Cryonics is a form of low-temperature preservation of tissue immediately following death, with the aim of preserving brain structure sufficiently well to allow future revival. Since the necessary technologies for revival can be envisaged in some detail, but remain far in the future, a large focus of the cryonics community is long-term risk and survival of cryopreservation organizations into at least the later decades of this century. A lot of ink has been spilled on this topic over the years, and this article covers some of the high points, such as politics, regulation, the necessity for growth in what is currently a small industry, and so forth:
Cryonics service providers offer their customers perpetual care. This care is meant to continue until medical technology has advanced to the point that their reanimation can be performed safely. While the most optimistic estimates are that reanimation may be possible in as little as fifty years, the time frame is normally considered to be hundreds of years. The poor quality of suspensions received by most persons, however, suggests that many will be reanimated only in the distant future, if at all. One of the greatest unknowns is whether these companies will be able to operate continuously over this period. An organizational failure of even a few months would terminate the experiment in medical time travel by causing irreparable damage to those in storage.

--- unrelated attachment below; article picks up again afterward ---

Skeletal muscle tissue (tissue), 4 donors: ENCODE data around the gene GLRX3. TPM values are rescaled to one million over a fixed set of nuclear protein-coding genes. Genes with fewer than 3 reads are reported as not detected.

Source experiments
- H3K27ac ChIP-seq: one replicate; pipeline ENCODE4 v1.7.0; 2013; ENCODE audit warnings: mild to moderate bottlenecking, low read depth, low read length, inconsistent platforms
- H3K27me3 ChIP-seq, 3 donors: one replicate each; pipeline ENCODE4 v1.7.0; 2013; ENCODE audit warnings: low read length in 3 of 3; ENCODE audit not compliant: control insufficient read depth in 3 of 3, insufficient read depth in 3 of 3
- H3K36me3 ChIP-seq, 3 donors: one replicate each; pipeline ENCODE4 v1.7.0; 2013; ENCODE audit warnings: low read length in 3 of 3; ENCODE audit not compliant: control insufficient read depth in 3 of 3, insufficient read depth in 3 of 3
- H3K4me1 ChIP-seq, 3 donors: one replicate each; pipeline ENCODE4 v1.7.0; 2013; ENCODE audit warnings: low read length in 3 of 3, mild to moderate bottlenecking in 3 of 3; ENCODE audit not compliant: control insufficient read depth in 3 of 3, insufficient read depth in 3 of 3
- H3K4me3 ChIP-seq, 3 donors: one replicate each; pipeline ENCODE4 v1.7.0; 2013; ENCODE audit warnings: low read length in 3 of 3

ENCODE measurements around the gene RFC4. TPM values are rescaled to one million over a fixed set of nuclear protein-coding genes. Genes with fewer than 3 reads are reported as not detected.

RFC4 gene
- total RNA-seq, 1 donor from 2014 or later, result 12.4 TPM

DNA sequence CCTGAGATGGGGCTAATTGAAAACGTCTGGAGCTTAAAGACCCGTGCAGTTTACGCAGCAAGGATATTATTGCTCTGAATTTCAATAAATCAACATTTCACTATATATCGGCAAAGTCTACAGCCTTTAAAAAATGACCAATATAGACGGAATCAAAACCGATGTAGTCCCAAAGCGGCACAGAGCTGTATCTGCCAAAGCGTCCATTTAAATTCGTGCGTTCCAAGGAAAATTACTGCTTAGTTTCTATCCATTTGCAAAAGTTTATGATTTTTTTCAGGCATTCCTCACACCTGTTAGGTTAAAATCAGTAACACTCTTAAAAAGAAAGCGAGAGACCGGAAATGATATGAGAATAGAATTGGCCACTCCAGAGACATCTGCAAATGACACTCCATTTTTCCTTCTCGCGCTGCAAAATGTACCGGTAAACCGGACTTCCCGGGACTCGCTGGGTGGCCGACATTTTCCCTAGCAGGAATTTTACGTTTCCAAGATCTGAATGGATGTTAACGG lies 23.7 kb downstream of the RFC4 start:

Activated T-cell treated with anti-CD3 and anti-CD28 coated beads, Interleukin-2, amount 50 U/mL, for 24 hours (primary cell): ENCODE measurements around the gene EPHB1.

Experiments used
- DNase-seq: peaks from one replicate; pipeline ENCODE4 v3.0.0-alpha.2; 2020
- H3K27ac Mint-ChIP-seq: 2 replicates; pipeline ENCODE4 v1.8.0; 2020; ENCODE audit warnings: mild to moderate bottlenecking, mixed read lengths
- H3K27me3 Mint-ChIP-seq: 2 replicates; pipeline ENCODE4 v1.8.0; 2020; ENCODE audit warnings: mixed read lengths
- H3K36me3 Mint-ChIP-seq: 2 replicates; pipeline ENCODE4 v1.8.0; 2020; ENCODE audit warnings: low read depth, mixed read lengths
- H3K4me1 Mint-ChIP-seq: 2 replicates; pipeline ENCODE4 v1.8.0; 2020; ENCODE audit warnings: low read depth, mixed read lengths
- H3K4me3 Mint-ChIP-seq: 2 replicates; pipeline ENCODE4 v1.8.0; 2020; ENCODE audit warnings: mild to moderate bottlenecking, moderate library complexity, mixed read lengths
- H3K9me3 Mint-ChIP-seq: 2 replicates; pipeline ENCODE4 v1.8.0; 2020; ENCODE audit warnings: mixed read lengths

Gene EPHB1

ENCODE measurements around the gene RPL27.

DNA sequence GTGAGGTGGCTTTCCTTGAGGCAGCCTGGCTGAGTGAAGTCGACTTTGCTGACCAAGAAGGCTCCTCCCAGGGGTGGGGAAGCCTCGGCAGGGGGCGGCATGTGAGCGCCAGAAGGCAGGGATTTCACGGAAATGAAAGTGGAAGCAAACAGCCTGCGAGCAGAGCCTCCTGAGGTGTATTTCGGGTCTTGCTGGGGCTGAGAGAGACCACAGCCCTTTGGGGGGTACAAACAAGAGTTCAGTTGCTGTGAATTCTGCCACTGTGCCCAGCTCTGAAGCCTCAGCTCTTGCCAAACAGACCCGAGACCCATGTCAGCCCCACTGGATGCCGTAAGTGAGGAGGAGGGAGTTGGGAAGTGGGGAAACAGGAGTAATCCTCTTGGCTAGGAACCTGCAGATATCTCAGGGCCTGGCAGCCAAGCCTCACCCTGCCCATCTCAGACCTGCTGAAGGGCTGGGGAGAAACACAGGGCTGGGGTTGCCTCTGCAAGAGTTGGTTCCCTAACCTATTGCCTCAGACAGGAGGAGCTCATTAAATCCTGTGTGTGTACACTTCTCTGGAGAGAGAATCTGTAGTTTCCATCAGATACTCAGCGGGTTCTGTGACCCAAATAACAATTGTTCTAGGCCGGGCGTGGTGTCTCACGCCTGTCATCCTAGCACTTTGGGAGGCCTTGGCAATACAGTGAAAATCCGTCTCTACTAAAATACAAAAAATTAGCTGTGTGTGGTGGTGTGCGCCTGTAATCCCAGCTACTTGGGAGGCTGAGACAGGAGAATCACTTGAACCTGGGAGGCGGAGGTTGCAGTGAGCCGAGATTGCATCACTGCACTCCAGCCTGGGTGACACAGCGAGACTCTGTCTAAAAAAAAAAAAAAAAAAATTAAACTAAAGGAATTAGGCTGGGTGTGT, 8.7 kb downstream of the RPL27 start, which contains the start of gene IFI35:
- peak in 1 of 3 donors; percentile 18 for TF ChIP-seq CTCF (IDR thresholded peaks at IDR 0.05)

From an organizational standpoint, this offer of perpetual care is similar to that provided by the chantries established in England in the Middle Ages. Chantries were trusts established for the purpose of employing priests to sing a certain number of Masses during a stipulated period of time for the spiritual benefit of the deceased. The first perpetual Mass was established by royalty in the 1180s. Most institutions providing this service were suppressed in 1547 as part of the Reformation. Therefore, the 'perpetual' care lasted for less than four hundred years. This is also a reasonable estimate for the amount of time that a majority of those in cryonic suspension will require before any reanimation becomes possible. However, the chantries were established as part of the Roman Catholic Church or as institutions under its direction and control. During this period, the Roman Catholic Church was as powerful as a state and was considered by many to be the governing body of Europe. In contrast, cryonics organizations are very small businesses with extremely limited resources, subject to regulation by both State and Federal governments. The key question addressed here is whether and how such organizationally inferior institutions can achieve the longevity that the most powerful organization in Europe only barely achieved in earlier times.